The Ottawa Citizen
September 23, 1997

Clinton seeks global test ban on nuclear arms


Citing the need to build "a new strategy of security" for the 21st century, U.S. President Bill Clinton yesterday asked the Senate to ratify a treaty calling for a global ban on nuclear-weapons tests.

Calling the Comprehensive Test Ban Treaty "the longest-sought, hardest-fought prize in the history of arms control," Mr. Clinton said the ban would apply needed brakes to the global arms race.

"It will help to prevent the nuclear powers from developing more advanced and more dangerous weapons," Mr. Clinton said, and "it will limit the possibilities for other states to acquire such devices."

Mr. Clinton announced his intention to seek Senate ratification of the treaty in a speech before the United Nations General Assembly, the forum's major annual business meeting.

A year ago, the General Assembly adopted the Comprehensive Test Ban Treaty. Since then, the United States and 145 other nations have signed onto the accord.

The U.S. Senate and the relevant legislative body of at least 43 other countries must ratify the treaty before it may take effect, a process that could take another two years.

Senate passage is not assured, and Mr. Clinton's short-term objective is to begin lobbying this fall for ratification sometime next year.

"Our goal for this is to get the hearings started," said Bob Bell, a senior arms-control adviser to the Clinton administration.

Senate Foreign Relations Committee Chairman Jesse Helms, R-N.C., has expressed reservations about the treaty, but Mr. Bell said, "We intend to win this vote, and failure is not an option."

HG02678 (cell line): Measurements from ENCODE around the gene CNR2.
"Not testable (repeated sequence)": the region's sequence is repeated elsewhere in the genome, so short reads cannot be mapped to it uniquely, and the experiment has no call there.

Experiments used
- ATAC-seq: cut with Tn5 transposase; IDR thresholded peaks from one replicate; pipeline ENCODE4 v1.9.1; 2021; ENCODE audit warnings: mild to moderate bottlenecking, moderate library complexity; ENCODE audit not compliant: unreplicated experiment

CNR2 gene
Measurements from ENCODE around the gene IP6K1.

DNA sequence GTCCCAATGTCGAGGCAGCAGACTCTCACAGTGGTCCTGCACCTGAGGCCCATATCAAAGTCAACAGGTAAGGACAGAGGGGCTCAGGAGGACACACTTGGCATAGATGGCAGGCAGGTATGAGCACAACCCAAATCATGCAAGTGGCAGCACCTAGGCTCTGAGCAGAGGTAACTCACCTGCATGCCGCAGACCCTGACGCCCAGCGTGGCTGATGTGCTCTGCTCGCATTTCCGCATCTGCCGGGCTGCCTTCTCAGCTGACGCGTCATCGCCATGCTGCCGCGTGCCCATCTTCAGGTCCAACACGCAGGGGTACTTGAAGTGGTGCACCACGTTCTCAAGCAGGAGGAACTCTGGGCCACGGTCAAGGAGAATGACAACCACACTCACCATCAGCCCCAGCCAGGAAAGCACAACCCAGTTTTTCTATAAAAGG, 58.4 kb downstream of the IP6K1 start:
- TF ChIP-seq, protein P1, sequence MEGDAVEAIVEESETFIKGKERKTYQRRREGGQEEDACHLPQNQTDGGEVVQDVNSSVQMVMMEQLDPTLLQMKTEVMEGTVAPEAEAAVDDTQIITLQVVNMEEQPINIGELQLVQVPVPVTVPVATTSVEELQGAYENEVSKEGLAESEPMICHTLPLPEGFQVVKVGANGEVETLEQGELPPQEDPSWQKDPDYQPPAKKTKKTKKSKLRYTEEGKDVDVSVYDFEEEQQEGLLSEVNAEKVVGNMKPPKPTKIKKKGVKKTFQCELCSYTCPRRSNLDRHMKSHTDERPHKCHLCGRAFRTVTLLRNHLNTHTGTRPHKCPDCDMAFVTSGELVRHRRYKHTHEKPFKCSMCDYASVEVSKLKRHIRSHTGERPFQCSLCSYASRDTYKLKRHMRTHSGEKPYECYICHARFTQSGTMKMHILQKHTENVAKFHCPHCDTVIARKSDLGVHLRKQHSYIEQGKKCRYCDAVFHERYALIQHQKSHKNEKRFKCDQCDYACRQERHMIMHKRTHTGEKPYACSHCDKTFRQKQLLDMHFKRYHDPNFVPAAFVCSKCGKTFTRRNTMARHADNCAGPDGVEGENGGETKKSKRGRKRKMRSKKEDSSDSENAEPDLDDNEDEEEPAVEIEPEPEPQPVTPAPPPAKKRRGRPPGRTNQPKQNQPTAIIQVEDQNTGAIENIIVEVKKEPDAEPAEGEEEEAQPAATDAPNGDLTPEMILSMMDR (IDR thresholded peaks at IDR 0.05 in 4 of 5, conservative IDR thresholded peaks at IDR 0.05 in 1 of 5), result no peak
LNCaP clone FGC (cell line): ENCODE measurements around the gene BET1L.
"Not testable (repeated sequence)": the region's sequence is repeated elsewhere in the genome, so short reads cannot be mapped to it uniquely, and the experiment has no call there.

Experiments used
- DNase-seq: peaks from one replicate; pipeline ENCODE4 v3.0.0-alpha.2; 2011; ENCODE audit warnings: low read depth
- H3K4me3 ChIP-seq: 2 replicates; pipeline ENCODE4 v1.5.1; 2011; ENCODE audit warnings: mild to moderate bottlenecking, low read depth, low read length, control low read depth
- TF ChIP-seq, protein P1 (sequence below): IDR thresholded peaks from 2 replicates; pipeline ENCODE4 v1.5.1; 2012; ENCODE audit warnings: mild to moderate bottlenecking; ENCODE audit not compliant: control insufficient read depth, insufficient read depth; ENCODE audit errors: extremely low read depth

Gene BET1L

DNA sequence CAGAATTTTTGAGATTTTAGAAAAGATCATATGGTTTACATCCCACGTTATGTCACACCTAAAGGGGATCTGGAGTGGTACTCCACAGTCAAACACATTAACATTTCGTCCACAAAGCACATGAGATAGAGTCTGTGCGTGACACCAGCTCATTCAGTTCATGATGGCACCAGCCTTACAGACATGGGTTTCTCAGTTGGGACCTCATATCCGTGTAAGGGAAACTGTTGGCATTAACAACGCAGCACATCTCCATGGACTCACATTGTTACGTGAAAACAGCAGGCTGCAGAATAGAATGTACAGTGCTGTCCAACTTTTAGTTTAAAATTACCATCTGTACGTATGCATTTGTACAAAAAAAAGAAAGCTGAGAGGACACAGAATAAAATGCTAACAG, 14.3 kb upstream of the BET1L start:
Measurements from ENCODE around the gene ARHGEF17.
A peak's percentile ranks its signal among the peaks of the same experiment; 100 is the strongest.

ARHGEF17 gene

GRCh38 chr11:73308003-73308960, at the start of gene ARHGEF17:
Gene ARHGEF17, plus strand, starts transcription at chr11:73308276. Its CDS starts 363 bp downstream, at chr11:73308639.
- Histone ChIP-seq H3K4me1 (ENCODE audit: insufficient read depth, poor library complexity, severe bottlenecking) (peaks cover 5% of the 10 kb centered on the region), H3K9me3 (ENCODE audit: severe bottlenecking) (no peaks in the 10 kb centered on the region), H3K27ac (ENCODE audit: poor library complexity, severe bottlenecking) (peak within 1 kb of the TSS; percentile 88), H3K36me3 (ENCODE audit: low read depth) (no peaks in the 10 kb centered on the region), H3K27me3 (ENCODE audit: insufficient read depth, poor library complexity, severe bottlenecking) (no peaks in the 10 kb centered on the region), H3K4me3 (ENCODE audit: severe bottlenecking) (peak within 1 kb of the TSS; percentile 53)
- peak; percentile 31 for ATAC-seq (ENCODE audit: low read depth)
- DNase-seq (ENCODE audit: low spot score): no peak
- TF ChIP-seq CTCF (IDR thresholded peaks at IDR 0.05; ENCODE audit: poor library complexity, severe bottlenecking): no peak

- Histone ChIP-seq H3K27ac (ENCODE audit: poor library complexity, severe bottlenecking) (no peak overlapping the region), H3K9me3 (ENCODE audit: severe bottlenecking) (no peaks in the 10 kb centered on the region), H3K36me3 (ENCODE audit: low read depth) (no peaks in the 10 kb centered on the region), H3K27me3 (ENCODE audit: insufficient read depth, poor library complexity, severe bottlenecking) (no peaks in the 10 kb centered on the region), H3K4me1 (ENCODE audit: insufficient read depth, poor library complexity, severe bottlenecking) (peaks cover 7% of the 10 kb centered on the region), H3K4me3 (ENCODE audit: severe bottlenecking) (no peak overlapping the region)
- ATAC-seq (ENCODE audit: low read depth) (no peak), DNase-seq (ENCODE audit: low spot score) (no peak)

Developing nuclear weapons requires periodic test explosions, often performed deep underground.

Such explosions can frequently be detected by seismic gear used to monitor earthquakes. Banning such tests altogether would make developing or improving nuclear weapons difficult but would not, White House officials contend, undermine U.S. nuclear capability.

Opponents of the treaty argue that U.S. weapons development could be impeded by the ban, while rogue states could find ways to circumvent the treaty.

Mr. Clinton said, however, that limiting nuclear testing is a critical element in a larger effort to deny nuclear technology to outlaw states and terrorist groups that pose a mounting menace to global peace and security.

"We're all vulnerable to the reckless acts of rogue states and to an unholy axis of terrorists, drug traffickers and international criminals," Clinton said. "These 21st century predators feed on the very free flow of information and ideas and people we cherish. ... We must face them together, because no one can defeat them alone."

The rise of such groups has given new urgency, Clinton said, to efforts to "eliminate" weapons of mass destruction.

"We cannot allow them to fall, or to remain, in the wrong hands," said Clinton.